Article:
It's official. The COVID-19 causing coronavirus outbreak is no longer just an outbreak.
It is officially a pandemic.
Over three months since the first case was reported out of Wuhan, China, the director-general of the World Health Organization declared the respiratory disease a pandemic.
"We are deeply concerned both by the alarming levels of spread and severity, and by the alarming levels of inaction. We have therefore made the assessment that COVID-19 can be characterized as a pandemic."
A pandemic is a disease that is spreading in multiple countries around the world at the same time and this marks the global health body's first acknowledgment of the geographical widespread of COVID-19 viral disease that's swept into at least 114 countries, resulting in more than 115-thousand cases and killed over 4-thousand - most of them in China which shares a 880-mile border with North Korea.
North Korea still has not publicly confirmed a single case of the COVID-19 illness.
Let's delve into this issue. Live in the studio with me is Dr. Go Myong-hyun, Research fellow at the Asan Institute for Policy Studies. Myong-hyun, welcome to the program.
North Korea was also quick to report WHO's declaration of COVID-19 as a pandemic in the early morning hours here in Korea on its state propaganda media.
In fact, Pyeongyang has been rather vigilant in following up on the novel coronavirus situation in South Korea and elsewhere around the world to its domestic audience. The leadership in North Korea isn't particularly well known for information transparency for its people. What can we make out of this?
Earlier this week, foreign diplomats were evacuated from Pyeongyang on a special flight.
Last week, 36-hundred people in North Korea were reportedly released from quarantine - quite a drastic measure if there really wasn'tt a single COVID-19 case - with leader Kim Jong-un warning of
"serious consequences" if COVID-19 gets into the country.
Does this provide us any hints as to what may be happening in North Korea?
North Korea's official stance is that it has zero numer of COVID-19 positive cases inside that state.
Although some of us may find that hard to believe, we don't have hard evidence to believe otherewise either. Therefore, so far, it looks like its draconian measure of sealing its borders very early on, suspending all tourism, quarantining all foreign nationals, shutting down many public sites, and closing all schools for a month have worked pretty well.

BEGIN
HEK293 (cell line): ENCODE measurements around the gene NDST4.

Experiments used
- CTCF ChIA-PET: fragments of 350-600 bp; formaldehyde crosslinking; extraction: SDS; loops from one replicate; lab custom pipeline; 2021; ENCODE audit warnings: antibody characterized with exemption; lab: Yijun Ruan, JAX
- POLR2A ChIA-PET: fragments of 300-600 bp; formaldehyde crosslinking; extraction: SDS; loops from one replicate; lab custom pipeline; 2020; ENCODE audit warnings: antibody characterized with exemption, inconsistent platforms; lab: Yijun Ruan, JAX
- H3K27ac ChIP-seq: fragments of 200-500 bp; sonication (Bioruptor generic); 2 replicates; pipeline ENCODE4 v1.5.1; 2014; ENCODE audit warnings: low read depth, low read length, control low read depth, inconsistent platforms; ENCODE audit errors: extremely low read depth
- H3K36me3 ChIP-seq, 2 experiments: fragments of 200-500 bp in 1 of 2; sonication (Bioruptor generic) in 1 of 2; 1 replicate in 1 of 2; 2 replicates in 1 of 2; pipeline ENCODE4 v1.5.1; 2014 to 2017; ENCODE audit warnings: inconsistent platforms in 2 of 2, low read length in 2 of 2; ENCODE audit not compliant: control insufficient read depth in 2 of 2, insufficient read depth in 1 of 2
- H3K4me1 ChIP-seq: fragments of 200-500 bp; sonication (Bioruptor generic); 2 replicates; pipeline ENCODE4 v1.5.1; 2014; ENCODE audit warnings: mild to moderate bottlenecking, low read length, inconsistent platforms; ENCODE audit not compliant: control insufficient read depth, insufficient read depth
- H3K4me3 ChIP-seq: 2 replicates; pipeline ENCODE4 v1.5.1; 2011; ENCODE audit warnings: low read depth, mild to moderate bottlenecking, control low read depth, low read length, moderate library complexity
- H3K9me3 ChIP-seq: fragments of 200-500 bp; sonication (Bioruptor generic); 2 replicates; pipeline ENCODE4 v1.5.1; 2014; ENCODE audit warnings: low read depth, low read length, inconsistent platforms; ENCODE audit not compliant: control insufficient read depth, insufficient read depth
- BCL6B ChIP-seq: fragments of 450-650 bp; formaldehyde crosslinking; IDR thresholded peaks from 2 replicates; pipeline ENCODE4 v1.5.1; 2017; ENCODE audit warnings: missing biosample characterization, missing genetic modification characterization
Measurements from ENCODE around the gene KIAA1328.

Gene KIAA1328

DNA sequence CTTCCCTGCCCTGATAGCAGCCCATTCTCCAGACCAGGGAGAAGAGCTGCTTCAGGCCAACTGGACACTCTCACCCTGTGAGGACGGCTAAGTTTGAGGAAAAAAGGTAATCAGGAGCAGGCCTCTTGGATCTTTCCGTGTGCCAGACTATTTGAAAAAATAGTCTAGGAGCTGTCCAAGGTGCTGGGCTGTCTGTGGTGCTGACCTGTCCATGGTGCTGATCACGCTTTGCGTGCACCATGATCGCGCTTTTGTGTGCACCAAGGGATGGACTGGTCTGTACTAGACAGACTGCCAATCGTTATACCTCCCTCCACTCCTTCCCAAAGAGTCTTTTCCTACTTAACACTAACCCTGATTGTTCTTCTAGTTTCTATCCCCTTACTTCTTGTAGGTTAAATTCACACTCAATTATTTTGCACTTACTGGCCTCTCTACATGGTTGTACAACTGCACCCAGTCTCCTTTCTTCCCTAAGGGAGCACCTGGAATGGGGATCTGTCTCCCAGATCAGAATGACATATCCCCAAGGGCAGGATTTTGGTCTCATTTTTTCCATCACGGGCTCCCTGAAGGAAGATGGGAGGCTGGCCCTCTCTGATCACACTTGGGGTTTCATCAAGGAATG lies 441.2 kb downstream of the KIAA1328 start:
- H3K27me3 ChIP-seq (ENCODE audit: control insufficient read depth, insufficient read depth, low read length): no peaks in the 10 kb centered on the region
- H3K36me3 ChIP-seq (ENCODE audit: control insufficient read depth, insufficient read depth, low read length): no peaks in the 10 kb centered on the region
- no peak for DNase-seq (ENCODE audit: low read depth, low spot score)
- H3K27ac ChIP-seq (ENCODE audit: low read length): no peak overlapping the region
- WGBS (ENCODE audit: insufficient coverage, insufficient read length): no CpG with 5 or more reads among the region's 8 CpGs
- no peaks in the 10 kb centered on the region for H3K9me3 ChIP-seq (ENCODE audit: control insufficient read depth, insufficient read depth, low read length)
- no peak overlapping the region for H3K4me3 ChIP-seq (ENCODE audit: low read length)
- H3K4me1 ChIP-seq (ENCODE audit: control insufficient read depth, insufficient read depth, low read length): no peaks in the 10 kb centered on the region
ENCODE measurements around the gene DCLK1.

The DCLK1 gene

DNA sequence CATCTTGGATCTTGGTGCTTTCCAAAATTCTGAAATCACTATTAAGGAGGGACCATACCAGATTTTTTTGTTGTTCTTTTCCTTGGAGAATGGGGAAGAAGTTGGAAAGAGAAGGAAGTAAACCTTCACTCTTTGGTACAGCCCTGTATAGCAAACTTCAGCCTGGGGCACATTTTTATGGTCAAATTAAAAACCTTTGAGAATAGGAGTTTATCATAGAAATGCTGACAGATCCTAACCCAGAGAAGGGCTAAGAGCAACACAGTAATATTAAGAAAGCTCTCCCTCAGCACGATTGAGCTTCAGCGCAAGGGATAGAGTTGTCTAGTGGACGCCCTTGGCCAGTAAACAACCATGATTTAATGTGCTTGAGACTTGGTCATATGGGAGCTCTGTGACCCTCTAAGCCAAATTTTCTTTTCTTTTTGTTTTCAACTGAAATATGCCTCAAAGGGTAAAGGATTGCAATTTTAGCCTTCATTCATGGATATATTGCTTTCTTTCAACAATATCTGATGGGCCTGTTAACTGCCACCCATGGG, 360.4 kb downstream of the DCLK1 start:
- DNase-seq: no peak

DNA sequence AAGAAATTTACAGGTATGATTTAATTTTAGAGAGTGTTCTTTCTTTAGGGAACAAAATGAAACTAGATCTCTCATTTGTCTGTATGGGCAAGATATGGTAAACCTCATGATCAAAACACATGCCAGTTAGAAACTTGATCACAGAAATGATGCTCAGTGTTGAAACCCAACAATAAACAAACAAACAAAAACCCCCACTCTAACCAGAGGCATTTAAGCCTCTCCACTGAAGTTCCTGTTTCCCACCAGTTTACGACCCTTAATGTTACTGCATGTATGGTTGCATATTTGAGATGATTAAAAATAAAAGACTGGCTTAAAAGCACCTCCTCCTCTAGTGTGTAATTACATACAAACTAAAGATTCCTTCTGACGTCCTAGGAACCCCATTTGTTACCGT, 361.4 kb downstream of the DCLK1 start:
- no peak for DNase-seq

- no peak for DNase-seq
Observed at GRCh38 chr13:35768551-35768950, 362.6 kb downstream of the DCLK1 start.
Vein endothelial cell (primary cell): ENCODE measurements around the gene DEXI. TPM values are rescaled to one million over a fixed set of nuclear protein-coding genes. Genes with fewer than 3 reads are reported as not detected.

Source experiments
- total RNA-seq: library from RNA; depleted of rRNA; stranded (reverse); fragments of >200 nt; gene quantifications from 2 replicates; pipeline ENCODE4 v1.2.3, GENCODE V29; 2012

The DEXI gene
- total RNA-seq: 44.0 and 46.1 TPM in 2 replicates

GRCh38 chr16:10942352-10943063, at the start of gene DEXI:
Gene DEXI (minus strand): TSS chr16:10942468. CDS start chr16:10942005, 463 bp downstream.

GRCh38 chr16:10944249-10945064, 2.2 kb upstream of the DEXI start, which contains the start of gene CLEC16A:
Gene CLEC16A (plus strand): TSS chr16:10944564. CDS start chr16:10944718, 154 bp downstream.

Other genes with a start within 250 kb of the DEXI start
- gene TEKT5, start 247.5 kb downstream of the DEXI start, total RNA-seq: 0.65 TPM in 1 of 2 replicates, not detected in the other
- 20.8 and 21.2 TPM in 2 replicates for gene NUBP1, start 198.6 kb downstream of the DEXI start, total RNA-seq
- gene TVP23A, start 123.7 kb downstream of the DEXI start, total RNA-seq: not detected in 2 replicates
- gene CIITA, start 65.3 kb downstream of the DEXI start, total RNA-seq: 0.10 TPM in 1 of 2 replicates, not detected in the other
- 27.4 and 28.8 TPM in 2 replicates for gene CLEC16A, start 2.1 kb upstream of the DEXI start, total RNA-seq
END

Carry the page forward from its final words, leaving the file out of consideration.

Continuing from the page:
Now that the WHO has declared it a pandemic, do we expect Pyeongyang to make changes to its quarantine, preventive measures?
Based on your knowledge and specialty in public health conditions in North Korea and cases of infectious disease outbreaks there, what would a COVID-19 outbreak mean for a state like North Korea?
The regime has sent pleas for international help to UNICEF, the International Federation of Red Cross and Red Crescent Societies, Doctors Without Borders, and the World Health Organization; some of these organizations have already secured sanctions exemptions to ship vital equipment to North Korea. Does a pandemic like COVID-19 open up opportunities for the two Koreas to resume inter-Korean cooperation?
By this, I mean, the kind of public health cooperation that South Korean President Moon Jae-in proposed on the first day of March or the production of face masks that we're seeing a supply shortage at the now-suspended joint industrial complex in Gaesong?
On Tuesday, North Korea's state media issued a report decrying the damage COVID-19 is doing not to its public health, but to its economy.
A state outlet reported that government-mandated measures put in place to stop the virus, such as large-scale quarantines, have caused huge economic losses. Of course not stated there, but vital is its informal private sector.
As for North Korea, U.S. talks, the latest short-range weapons tests by North Korean leader Kim Jong-un don't seem to be getting U.S. President Donald Trump's attention at all.
And, now that Washington's focus should all be on containing the COVID-19 outbreak there, it looks like North Korea couldn't be futher off on Trump's list.
Do we expect Kim Jong-un to keep trying to get Trump's attention - by upping their weapons test capabilities?
With the U.S. general election coming up in November, and taking into account Trump's ratings in the U.S., the Democrats' North Korea policy and the administration here in South Korea, what's North Korea's foreign policy strategy for this year and next?
Go Myong-hyun, Research fellow at the Asan Institute for Policy Studies, many thanks as always for your insights this evening. We appreciate it.